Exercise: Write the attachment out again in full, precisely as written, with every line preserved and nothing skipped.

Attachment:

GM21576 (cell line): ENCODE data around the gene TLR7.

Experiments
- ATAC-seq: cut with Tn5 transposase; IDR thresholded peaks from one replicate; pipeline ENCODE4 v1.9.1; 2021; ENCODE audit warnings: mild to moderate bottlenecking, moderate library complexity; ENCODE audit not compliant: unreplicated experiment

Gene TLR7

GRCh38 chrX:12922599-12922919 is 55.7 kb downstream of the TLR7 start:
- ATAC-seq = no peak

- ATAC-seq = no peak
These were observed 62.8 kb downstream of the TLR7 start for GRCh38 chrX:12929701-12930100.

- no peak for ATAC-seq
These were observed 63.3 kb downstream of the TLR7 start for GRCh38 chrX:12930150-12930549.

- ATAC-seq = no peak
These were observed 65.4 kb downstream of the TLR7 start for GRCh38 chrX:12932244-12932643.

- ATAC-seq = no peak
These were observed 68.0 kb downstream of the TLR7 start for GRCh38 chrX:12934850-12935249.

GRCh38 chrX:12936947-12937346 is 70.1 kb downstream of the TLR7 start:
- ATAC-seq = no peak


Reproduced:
GM21576 (cell line): ENCODE data around the gene TLR7.

Experiments
- ATAC-seq: cut with Tn5 transposase; IDR thresholded peaks from one replicate; pipeline ENCODE4 v1.9.1; 2021; ENCODE audit warnings: mild to moderate bottlenecking, moderate library complexity; ENCODE audit not compliant: unreplicated experiment

Gene TLR7

GRCh38 chrX:12922599-12922919 is 55.7 kb downstream of the TLR7 start:
- ATAC-seq = no peak

- ATAC-seq = no peak
These were observed 62.8 kb downstream of the TLR7 start for GRCh38 chrX:12929701-12930100.

- no peak for ATAC-seq
These were observed 63.3 kb downstream of the TLR7 start for GRCh38 chrX:12930150-12930549.

- ATAC-seq = no peak
These were observed 65.4 kb downstream of the TLR7 start for GRCh38 chrX:12932244-12932643.

- ATAC-seq = no peak
These were observed 68.0 kb downstream of the TLR7 start for GRCh38 chrX:12934850-12935249.

GRCh38 chrX:12936947-12937346 is 70.1 kb downstream of the TLR7 start:
- ATAC-seq = no peak